Policy and advocacy

2015; Volume 16, No 7, July

Policy and Advocacy

Dr. Katherine Pettus, International Association for Hospice and Palliative Care Association (IAHPC) Advocacy Officer, reports:

It has been a busy few months for IAHPC advocacy, with work focused on raising awareness at the national, regional, and global levels about the 2016 UN General Assembly Special Session on Drug Policy, specifically lack of access to essential controlled medicines for pain and palliative care in many countries. We had a poster at the European Association for Palliative Care Congress in Copenhagen (IAHPC Poster Copenhagen and IAHPC Advocacy Slides for Copenhagen Poster) which garnered attention from the BMJ and a request to submit an abstract.

After Copenhagen, I went straight to Bristol in the UK to the Public Health Palliative Care Conference, where I learned about the compassionate communities movement, and palliative care advocacy in resource poor neighborhoods and countries. (See article on EAPC Blog).

After these conferences, I visited Dr. Anne Merriman in Kampala, at Hospice Africa Uganda, where her team had arranged meetings with the Ministers of Health and Narcotics Control, the Chief of National Medical Stores, the Human Rights Commission, Mildmay, the African Palliative Care Association, the Palliative Care Association of Uganda, the WHO Country Office, the Papal Nuncio, and the Catholic Medical Board. I was fortunate to be at Hospice when the Medical Officers and other clinical staff from Francophone African countries were completing their palliative care training, so had the privilege of learning about palliative care and issues of access to essential medicines in those countries (see article).

Meeting with the Ministers of Health in Uganda: pictured with Katherine are (left) Honorary State Minister of Health, General Duties of Uganda,
Dr. Chris Baryomunsi; Dr. Jacinto Amandua, Commissioner Ministry of Health, and Rose Kiwanuka, Director, Palliative Care Association of Uganda

But my main concern in Uganda was to ensure that key people in the Health and Narcotics Control Ministries know about UNGASS2016, and are aware that IAHPC can provide expert advice to the Uganda delegation during the preparatory period. Uganda is a key partner in the global campaign to improve access to controlled essential medicines, since the country will join the Commission on Narcotic Drugs (CND) in 2016. Representatives at CND and at the General Assembly will be in a position to highlight the private public partnerships’ progress in making oral morphine more available for palliative care in rural areas by government subsidies, legislative support for palliative care, and programs to train nurse prescribers (see article).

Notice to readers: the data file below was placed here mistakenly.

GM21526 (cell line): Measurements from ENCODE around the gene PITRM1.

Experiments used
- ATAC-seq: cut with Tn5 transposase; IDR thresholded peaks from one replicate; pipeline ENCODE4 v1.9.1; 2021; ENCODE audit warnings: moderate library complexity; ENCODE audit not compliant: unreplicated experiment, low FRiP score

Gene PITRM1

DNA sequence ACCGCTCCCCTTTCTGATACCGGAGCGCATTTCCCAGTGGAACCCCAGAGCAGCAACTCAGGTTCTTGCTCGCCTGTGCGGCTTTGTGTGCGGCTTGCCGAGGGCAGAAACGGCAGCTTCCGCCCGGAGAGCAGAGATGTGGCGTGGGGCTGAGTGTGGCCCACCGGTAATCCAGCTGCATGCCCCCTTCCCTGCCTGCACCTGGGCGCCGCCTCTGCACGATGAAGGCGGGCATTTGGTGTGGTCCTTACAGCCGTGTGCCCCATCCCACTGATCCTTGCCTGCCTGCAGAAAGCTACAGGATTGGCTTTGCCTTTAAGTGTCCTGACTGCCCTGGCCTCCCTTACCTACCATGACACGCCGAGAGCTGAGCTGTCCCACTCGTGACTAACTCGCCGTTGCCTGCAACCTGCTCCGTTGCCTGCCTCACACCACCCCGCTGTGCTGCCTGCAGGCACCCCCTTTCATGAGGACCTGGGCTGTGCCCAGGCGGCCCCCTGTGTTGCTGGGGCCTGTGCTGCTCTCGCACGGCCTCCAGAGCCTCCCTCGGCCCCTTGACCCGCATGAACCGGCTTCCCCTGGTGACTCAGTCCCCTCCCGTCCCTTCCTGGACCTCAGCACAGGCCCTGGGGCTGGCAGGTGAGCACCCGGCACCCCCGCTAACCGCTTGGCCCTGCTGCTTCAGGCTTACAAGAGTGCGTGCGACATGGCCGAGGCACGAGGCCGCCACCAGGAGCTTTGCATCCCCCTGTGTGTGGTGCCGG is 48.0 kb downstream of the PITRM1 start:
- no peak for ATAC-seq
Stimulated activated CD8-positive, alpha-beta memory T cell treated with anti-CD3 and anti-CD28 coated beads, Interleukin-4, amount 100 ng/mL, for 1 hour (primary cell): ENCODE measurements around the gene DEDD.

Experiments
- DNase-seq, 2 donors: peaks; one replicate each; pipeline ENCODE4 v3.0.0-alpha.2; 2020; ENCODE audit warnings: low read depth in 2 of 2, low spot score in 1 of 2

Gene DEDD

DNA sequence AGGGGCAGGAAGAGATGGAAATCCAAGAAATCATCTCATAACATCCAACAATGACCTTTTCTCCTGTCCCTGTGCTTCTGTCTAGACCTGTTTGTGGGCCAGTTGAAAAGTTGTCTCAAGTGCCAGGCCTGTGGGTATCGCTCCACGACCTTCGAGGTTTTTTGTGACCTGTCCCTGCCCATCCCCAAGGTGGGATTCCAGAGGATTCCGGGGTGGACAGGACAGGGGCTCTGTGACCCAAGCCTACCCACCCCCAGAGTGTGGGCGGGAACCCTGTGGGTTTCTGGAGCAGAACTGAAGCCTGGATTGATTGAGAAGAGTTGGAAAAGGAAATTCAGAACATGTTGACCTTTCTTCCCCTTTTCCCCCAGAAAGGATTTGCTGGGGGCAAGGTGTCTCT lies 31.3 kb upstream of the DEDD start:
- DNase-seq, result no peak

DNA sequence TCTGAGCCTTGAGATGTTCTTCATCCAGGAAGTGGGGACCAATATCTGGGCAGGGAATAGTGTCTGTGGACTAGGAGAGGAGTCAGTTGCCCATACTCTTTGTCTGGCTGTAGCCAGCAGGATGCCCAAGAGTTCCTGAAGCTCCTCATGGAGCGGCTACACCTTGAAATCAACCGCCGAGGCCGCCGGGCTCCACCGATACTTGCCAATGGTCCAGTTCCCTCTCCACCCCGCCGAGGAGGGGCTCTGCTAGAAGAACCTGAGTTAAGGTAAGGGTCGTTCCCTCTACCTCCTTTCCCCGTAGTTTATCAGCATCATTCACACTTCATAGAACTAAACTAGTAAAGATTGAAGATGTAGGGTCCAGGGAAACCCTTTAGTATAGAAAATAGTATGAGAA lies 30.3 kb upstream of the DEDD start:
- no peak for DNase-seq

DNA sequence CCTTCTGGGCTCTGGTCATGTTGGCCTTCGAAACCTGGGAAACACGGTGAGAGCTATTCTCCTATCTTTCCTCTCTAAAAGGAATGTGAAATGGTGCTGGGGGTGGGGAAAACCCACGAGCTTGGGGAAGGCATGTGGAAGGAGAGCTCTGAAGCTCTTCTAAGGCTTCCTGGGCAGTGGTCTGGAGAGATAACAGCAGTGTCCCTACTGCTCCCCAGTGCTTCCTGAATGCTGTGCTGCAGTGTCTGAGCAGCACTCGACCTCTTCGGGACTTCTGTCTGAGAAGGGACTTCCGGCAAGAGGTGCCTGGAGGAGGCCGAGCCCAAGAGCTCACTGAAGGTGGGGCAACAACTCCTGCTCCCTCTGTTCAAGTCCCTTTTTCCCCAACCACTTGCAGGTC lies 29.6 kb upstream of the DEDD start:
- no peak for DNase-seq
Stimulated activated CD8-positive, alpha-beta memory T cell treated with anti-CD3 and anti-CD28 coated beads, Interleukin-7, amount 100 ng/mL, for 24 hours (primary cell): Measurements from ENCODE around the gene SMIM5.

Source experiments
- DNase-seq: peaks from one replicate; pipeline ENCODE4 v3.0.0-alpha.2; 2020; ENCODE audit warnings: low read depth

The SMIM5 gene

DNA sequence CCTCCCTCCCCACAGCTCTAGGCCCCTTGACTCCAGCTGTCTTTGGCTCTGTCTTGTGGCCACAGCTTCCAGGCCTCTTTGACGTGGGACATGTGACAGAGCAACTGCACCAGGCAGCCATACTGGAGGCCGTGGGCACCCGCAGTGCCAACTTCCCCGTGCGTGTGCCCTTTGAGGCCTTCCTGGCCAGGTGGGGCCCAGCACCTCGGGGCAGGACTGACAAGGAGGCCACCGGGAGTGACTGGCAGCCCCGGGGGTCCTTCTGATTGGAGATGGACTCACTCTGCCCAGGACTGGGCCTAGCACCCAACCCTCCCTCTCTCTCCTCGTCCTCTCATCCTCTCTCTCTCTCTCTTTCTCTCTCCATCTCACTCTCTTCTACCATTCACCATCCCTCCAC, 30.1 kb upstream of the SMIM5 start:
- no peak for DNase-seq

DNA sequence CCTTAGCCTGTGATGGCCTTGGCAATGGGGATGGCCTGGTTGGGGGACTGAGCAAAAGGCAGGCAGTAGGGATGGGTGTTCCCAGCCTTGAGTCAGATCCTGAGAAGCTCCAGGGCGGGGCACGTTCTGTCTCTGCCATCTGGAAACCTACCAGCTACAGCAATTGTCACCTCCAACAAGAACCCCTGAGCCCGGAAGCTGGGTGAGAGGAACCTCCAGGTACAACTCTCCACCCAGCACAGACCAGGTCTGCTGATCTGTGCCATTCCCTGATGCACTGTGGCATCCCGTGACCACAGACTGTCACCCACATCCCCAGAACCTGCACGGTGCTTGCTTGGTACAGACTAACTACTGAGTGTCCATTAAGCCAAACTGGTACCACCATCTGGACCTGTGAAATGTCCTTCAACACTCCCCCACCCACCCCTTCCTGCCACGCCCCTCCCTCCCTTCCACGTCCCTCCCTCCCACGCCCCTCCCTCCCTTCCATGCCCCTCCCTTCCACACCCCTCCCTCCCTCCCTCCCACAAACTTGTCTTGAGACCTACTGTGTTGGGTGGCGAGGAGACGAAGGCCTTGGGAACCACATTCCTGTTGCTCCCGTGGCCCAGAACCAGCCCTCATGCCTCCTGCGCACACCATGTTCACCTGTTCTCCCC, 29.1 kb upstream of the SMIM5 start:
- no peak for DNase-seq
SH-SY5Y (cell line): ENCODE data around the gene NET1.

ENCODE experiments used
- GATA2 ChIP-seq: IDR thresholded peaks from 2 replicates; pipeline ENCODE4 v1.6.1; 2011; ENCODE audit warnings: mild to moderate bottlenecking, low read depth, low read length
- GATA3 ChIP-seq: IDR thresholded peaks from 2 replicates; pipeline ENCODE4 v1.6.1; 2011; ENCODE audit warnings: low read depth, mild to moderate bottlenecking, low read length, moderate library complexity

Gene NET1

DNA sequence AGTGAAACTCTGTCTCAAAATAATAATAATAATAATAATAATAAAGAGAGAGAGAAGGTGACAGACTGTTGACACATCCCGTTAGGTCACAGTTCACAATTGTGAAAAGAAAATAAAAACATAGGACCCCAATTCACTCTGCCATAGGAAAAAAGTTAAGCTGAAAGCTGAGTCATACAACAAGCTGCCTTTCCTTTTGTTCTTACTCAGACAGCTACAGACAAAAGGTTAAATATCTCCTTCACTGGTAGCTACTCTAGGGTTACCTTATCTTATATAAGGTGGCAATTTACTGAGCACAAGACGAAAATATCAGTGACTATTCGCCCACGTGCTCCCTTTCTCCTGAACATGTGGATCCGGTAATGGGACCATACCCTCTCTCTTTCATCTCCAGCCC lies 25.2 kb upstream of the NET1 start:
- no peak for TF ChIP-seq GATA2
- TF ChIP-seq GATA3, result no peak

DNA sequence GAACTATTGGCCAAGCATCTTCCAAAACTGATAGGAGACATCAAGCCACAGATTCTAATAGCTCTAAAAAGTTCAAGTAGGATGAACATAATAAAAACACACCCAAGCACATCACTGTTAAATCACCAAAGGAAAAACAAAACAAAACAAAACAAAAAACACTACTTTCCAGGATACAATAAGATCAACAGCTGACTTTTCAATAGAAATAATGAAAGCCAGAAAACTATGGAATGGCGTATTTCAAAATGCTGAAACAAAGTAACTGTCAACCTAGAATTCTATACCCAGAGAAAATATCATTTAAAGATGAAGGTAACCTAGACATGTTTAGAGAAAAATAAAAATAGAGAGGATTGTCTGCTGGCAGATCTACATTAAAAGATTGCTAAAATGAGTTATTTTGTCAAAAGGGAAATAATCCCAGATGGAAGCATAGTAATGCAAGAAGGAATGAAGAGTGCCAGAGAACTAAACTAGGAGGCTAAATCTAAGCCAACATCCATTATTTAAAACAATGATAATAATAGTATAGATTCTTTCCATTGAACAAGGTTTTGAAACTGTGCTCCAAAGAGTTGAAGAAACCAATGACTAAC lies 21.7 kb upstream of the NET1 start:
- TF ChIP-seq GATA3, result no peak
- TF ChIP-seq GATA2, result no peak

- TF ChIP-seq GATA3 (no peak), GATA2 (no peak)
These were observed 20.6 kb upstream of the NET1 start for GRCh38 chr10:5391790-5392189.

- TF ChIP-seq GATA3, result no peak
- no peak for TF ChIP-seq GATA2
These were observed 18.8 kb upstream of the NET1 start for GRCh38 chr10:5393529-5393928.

‘Advocacy cake’: A delicious ‘thank you’ to Katherine presented by staff of Hospice Africa Uganda

After Kampala, I went to Nairobi, Kenya, to participate in a seminar run by the Open Society Institute East Africa (OSIEA) Foundation on Human Rights and Palliative Care. It was exciting to meet new friends and reconnect with old colleagues in East Africa working in the legal and clinical fields, and to explore the synergies that can be operationalized at the national and international levels to improve access to services. IAHPC Board Member and Director of KEHPCA, Dr. Zipporah Ali, arranged many high level meetings for us with the Ministries of Health and Narcotics Control to ensure that they are also aware of Kenya’s 2016 CND membership, and the potential for Kenya to take a leadership role at UNGASS 2016.

Just one week later, I was in Geneva for a meeting with the Special Rapporteur for Health, and was invited to an informal review of Uganda at the Committee on Economic, Social, and Cultural Rights. Salima Namusobya, a lawyer from the Institute for Economic and Social Rights in Kampala, who had been at the Nairobi OSIEA meeting, made a statement to the Committee about palliative care being an effective way for women to secure property rights, when appropriate legal services are provided to families facing serious illness (read the Special Rapporteur’s report here). Although the report does not mention palliative care, it does say that the mandate will continue to focus on the issue of controlled medicines, and Dr. Puras has said in public that access to palliative care is a human right (see IAHPC Newsletter).

What you can do to help

Please take time to read this brief article on UNGASS and the Civil Society Task Force, and request the guidance letter. Please fill out the questionnaire/survey concerning your knowledge about UNGASS and your organization’s potential participation. It is crucial that the Civil Society Task Force is able to document global concern about lack of access to essential controlled medicines for pain and palliative care.

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